Sunday, July 1, 2012

About my new group on LinkedIn, Brand Masters

As begin the process of writing the next book on branding, it seems a good thing to start a conversation. Helps to jog my thinking.

In response to the question, what is Brand Masters all about?
 It's meant to be a discussion for people who have an intense interest in branding + an academic bent. Brand ninjas, brand samurais, disciples of branding who seek to know the Tao, if you will. What drives brand? What makes it work? What are the riddles, the paradoxes, the evolving issues that are unprecedented but that must be addressed?

The first issue is the freebie paradox. Which is, obviously, that - to get known, to move merchandise - one gives something away or discounts it. The joke about "why buy the cow when you can get the milk for free?" is no joke - it is serious. For five years I personally have given away a great deal of brand insight...and recent comments have led me to question why. They have led me to consider that perhaps I am done building credibility through ubiquity and now must turn to another strategy, exclusivity. I am working on a book. I won't say any more.

The second is the issue of whether you can do a good job branding a client, if you don't especially see eye-to-eye with them or are dissimilar personality-wise. It's something I wonder about, as I can see it going both ways. On the one hand consultant and client do well when they are close; I've seen this dynamic in action. On the other, you are better as a "stranger in a strange land" so that you can see them objectively. How do you handle this? How do you think about it? It's similar, I guess to the journalist who writes about war while embedded.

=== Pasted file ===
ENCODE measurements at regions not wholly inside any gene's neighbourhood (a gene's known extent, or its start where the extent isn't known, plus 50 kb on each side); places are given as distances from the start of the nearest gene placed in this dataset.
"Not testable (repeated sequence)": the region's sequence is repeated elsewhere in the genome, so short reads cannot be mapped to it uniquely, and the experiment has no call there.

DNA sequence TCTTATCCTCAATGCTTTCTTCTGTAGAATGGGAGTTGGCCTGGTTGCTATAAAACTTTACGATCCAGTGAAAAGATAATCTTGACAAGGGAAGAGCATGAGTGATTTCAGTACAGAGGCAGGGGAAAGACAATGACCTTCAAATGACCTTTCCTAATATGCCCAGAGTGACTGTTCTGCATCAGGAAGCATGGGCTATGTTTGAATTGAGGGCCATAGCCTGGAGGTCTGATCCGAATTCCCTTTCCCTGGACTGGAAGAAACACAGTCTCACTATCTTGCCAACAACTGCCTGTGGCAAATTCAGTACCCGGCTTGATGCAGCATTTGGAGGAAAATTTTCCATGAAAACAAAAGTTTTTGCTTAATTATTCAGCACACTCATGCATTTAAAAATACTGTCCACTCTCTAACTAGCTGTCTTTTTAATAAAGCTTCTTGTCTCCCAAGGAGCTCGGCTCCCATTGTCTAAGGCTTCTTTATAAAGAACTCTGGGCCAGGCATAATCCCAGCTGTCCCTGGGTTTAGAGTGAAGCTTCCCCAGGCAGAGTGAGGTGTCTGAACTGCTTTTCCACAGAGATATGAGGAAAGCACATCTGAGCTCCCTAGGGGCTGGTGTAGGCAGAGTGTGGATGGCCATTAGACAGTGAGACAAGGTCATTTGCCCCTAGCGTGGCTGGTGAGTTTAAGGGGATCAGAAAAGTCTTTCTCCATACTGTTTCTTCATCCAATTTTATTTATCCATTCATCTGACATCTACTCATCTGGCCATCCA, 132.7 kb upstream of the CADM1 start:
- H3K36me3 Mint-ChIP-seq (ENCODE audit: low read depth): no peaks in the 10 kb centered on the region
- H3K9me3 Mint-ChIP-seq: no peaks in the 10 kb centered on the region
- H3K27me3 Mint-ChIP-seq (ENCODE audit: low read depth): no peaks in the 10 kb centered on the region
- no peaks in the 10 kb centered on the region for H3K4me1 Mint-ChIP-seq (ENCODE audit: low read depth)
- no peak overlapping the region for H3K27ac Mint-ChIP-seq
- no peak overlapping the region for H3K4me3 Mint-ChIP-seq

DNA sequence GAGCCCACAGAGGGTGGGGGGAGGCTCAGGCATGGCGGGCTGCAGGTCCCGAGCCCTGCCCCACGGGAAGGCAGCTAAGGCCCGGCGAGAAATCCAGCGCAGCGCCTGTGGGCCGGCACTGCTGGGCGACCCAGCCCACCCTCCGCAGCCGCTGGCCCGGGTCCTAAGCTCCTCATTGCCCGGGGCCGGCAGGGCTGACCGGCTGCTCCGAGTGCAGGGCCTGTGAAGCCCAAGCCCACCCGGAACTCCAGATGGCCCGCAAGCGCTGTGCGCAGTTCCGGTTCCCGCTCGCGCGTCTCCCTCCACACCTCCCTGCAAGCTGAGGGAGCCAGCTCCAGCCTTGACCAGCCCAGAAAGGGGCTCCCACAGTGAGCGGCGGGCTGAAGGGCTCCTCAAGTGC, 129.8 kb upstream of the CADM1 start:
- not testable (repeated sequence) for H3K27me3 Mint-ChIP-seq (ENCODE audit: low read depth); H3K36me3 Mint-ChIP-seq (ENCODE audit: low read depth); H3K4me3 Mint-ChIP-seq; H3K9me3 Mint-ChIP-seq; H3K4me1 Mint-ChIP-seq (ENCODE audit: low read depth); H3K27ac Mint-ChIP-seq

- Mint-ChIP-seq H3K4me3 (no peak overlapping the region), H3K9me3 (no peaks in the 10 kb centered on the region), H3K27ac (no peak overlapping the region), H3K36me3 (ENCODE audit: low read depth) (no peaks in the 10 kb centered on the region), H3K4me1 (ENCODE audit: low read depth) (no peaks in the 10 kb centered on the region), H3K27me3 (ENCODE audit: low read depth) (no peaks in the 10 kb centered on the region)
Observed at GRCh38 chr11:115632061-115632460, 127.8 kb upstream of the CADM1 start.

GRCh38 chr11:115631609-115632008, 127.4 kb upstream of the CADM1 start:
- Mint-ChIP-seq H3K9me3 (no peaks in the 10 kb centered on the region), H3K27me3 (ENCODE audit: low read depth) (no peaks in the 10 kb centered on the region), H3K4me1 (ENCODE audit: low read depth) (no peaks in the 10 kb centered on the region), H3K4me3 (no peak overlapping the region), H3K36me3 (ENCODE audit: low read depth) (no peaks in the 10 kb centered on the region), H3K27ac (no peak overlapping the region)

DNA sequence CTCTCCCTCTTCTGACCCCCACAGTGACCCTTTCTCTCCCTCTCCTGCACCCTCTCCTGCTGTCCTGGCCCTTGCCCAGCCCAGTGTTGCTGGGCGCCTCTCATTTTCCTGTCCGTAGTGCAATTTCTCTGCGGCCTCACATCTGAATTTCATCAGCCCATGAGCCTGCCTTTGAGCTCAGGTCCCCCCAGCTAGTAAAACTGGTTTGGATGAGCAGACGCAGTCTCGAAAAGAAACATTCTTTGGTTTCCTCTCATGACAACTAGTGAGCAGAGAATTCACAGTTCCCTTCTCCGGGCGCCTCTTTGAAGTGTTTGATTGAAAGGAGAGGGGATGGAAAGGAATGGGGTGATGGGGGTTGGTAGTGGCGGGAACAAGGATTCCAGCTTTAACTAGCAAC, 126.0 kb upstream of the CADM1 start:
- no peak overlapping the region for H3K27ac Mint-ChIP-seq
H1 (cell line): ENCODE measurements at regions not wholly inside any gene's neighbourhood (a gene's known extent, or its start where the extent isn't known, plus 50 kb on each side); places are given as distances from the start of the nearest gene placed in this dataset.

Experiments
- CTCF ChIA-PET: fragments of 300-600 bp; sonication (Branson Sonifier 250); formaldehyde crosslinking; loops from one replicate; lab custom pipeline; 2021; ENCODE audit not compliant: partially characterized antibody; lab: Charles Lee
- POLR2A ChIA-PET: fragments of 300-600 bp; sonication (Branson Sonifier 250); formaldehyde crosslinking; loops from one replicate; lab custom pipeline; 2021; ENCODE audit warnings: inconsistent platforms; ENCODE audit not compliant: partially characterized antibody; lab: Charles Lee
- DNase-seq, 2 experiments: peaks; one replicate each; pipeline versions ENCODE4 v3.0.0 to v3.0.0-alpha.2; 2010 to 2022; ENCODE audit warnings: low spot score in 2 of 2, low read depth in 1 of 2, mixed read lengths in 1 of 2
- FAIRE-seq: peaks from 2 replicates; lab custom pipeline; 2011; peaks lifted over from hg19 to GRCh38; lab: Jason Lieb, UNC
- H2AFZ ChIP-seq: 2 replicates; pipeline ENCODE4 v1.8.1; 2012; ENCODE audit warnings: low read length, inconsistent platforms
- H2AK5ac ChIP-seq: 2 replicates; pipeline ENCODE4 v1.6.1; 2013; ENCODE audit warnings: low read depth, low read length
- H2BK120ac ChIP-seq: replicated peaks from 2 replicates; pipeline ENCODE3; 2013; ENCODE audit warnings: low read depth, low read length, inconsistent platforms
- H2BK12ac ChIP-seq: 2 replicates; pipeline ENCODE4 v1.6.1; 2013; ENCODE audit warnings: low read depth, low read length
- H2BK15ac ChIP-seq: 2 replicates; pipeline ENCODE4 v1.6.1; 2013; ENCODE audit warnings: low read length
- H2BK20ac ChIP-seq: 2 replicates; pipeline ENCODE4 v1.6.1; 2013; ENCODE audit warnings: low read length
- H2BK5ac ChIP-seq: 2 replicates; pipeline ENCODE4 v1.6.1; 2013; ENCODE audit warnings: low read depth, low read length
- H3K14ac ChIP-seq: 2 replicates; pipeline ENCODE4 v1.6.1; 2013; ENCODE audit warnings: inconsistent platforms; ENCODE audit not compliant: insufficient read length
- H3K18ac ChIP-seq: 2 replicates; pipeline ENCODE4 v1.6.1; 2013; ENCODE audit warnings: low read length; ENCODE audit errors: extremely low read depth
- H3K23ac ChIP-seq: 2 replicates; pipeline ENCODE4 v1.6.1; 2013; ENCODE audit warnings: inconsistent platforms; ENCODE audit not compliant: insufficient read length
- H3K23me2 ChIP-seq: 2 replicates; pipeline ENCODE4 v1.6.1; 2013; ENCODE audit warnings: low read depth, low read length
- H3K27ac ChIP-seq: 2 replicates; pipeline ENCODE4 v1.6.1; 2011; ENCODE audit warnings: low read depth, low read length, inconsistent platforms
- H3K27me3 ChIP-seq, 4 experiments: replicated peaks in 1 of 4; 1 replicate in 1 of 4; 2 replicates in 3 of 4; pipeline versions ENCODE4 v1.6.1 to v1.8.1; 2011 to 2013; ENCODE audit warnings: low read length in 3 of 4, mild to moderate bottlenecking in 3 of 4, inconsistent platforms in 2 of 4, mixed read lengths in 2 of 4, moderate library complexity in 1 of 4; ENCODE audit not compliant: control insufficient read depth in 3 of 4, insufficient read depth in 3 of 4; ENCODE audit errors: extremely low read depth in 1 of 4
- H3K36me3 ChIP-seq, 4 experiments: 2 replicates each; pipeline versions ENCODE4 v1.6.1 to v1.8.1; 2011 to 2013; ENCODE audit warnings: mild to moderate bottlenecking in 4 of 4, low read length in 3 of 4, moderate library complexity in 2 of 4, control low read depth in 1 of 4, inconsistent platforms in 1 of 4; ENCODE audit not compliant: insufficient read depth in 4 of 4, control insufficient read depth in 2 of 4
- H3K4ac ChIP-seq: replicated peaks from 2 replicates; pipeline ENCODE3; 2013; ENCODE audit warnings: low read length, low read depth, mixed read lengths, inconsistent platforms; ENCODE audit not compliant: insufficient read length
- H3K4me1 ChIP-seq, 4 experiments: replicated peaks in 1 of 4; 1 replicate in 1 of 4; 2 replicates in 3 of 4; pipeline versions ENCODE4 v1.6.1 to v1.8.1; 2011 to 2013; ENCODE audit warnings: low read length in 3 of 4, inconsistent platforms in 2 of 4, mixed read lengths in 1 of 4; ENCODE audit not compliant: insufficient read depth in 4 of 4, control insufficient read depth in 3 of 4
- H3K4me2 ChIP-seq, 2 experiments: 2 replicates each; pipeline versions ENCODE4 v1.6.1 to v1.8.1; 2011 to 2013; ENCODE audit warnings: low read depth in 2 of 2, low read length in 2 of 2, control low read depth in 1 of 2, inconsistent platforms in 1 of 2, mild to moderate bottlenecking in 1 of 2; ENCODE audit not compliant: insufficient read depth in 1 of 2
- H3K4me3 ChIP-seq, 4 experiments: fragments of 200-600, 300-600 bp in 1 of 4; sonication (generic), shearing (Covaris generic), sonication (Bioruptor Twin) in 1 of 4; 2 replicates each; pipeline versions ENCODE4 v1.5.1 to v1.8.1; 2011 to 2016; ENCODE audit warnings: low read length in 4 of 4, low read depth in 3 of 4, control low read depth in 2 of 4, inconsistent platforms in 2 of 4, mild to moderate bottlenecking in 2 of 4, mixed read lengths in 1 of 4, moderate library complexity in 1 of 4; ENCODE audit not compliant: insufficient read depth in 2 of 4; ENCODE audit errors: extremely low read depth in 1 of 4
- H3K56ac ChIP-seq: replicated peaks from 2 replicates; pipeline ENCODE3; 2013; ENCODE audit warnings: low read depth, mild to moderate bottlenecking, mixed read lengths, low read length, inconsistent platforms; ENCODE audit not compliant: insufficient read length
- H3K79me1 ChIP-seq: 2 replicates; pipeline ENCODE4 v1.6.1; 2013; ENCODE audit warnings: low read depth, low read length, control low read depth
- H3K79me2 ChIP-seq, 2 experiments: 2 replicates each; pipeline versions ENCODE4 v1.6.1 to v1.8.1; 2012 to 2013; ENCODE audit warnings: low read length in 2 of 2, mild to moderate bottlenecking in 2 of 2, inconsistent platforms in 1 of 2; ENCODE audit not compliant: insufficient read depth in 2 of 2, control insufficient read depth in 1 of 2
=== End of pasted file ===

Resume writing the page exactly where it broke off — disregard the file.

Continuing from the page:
I see so much of sociology, my native discipline, at work in brandology. And so much of my own life - my own upbringing, the demands of my surroundings - intertwined with the discipline. Just this weekend in the heatwave here in DC, where did people run? Not to any government center that I knew about. They ran to the mall. To plug in their devices, shop for fast food, get a sense of normalcy. Starbucks, Panera, Barnes & Noble were all packed. We were trying to act like everything was OK, but really we were scared that things were falling apart - trees were down all over the place, there were no traffic lights for a long time - and the police were blocking off streets and directing traffic.

I felt scared about what could happen in a more serious disaster. We seemed so unprepared. Brands helped to make us feel better. How is that possible if brands are manufactured, fake?

These are the kinds of things I'd like to explore in the group - the paradoxes and richness that are at the heart of branding. Which, in the end, is creating an artificial person, a religion, out of something that never existed before.